Journal

AND THE WINNERS ARE …

The 10 laureates of the 2014 Swiss Art Prize have just been announced, and we’d like to give you a brief introduction to each of their work on show. Out of the 46 artists, 4 architects, and 18 critics and curators selected from 460 entries, the Swiss Art Prize was awarded to:

!MEDIENGRUPPE BITNIK
Carmen Weisskopf (1976 from BL, lives in Zurich) and Domagoj Smoljo (1979 from SG, lives in Zurich)

Photo: Guadalupe Ruiz

Photo: Guadalupe Ruiz


“Delivery For Mr. Assange” was premiered online, in real time. it is an installation work that renders visible the delivery process of a real package from the sender to its recipient, wikileaks founder Assange, who has sought diplomatic asylum in the Embassy of Ecuador in London. !Mediengruppe Bitnik brilliantly bridges online and offline, or virtual and IRL experiences in this installation, which is an emerging topic to the media art discourse. The collective, who refer to themselves as hackers, thus manage to provide an exemplary solution to the central question of how to display a theme through artistic means — especially when it concerns such pressing current socio-political issues as transparency, basic right to privacy, and digital security.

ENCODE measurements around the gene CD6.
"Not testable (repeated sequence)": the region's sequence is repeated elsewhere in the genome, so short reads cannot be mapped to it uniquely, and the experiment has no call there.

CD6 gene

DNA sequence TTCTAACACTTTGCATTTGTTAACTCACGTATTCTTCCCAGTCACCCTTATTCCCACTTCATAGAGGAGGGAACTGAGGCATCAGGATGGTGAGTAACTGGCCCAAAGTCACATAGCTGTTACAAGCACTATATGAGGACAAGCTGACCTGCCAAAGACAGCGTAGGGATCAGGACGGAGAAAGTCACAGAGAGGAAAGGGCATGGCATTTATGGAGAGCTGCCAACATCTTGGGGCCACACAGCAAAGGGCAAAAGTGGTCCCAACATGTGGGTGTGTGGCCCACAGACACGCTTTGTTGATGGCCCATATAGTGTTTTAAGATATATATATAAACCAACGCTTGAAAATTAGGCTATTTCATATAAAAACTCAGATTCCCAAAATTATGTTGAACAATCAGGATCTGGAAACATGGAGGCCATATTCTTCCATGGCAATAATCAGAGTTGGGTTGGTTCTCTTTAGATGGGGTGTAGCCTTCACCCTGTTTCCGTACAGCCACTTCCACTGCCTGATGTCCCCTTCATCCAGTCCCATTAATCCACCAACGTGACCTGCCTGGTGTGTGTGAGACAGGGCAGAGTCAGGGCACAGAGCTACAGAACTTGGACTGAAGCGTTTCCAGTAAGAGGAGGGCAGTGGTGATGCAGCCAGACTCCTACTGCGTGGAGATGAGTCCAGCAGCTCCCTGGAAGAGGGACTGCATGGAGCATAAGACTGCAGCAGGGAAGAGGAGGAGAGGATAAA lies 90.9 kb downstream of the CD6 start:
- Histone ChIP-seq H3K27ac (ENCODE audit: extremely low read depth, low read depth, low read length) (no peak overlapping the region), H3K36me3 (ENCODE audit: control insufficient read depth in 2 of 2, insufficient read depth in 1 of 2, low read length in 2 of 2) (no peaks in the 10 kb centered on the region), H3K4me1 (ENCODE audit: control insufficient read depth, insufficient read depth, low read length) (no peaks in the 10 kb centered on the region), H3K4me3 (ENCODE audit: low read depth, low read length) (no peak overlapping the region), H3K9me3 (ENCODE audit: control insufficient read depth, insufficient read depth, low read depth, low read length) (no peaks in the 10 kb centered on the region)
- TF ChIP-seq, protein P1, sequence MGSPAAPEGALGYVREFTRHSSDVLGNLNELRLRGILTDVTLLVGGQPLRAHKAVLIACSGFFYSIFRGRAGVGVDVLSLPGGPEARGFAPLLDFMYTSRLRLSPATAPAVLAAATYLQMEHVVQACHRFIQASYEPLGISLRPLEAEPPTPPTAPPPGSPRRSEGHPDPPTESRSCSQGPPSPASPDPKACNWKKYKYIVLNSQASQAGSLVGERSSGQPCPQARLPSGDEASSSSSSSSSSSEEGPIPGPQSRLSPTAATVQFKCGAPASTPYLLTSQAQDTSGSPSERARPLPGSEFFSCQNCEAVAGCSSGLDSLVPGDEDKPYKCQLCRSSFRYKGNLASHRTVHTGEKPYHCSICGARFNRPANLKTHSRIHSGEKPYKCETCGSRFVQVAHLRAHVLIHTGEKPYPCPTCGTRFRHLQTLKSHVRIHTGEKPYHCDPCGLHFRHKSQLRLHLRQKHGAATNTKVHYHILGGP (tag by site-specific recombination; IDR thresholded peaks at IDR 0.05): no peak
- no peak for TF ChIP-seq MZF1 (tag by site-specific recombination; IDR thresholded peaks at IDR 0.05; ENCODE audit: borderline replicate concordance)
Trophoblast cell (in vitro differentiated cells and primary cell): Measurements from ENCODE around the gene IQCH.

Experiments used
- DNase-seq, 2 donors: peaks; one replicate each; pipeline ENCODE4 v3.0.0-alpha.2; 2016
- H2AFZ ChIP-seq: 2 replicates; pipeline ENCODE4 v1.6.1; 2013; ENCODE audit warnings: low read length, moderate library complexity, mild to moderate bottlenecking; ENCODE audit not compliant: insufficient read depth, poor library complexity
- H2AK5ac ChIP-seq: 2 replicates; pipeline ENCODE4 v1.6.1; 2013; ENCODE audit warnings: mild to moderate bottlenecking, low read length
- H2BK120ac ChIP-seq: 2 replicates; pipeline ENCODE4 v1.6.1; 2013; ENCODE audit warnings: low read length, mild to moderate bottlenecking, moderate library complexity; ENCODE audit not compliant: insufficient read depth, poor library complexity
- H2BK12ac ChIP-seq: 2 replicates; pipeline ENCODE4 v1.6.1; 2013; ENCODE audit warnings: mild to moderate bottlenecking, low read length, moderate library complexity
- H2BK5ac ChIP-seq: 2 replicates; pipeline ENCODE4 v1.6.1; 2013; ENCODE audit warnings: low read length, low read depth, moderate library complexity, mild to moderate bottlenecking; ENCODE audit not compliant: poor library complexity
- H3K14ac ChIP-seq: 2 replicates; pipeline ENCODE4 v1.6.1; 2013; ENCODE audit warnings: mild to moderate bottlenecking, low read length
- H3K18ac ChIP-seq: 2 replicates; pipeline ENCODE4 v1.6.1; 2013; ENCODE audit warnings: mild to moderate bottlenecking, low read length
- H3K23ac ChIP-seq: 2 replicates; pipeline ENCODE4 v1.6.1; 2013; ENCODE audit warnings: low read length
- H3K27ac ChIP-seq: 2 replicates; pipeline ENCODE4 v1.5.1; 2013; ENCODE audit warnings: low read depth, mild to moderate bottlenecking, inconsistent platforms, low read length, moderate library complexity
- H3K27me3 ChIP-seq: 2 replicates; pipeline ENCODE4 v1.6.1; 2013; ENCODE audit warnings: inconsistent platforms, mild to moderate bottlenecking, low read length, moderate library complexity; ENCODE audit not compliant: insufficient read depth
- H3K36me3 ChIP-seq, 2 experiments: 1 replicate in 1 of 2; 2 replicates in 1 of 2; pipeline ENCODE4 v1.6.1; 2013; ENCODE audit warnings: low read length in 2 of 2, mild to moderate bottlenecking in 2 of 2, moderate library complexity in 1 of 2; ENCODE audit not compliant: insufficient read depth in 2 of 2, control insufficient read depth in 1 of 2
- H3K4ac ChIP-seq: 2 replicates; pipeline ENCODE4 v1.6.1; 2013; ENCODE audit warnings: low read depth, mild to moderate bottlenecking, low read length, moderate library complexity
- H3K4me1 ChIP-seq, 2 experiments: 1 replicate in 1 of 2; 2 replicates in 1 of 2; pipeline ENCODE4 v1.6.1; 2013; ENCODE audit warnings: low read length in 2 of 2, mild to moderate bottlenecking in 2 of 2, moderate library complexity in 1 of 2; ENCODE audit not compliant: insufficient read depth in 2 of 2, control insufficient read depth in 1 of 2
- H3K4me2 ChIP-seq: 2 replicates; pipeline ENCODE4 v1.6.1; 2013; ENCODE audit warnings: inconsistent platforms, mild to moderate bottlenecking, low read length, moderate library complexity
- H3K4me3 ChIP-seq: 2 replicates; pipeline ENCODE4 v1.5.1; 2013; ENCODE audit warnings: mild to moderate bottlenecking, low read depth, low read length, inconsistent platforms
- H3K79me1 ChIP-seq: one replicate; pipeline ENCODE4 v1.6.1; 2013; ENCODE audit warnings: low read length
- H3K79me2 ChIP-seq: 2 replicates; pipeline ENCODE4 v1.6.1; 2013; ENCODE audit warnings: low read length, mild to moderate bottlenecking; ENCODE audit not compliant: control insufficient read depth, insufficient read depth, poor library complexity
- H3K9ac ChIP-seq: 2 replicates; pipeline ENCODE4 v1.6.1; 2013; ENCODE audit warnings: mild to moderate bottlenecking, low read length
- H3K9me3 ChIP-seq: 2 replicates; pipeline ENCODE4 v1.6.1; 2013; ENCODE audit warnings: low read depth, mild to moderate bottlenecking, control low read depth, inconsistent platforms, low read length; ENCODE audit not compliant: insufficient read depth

Vanessa Billy (1978, from GE, lives in Zurich)

Photo: Guadalupe Ruiz

Photo: Guadalupe Ruiz


In her sculptural work, Vanessa Billy scrutinizes themes surrounding the social and industrial exploitation of resources. The artist uses different everyday materials and found objects such as vitamin pills or batteries, but also traditional art materials such as bronze, gesso and resin. in the installation-like presentation of her works, billy aptly and successfully reveals the complex and contradictory relationship our society, which is driven by innovation and scientific research, has towards the environment.

Kim Seob Boninsegni (1974, from TI, lives in Genf)

Photo: Guadalupe Ruiz

Photo: Guadalupe Ruiz


Kim Seob Boninsegni’s ambitious work “Kids who eat dirt are called kids. but when adults eat dirt, it’s called geophagy” is a spatial installation that incorporates sculptures, drawings, readymades and texts. The work constitutes a complex system of references, and is based on the legend of the kaolin rich “White Dirt” stone found mostly in the American south, and mined there. in a straightforward, nonchalant manner, boninsegni manages to convey a socio-economic phenomenon using original mythology, and thus touch on relevant social questions.

Claudia Comte (1983, from VD, lives in Berlin)

Photo: Guadalupe Ruiz

Photo: Guadalupe Ruiz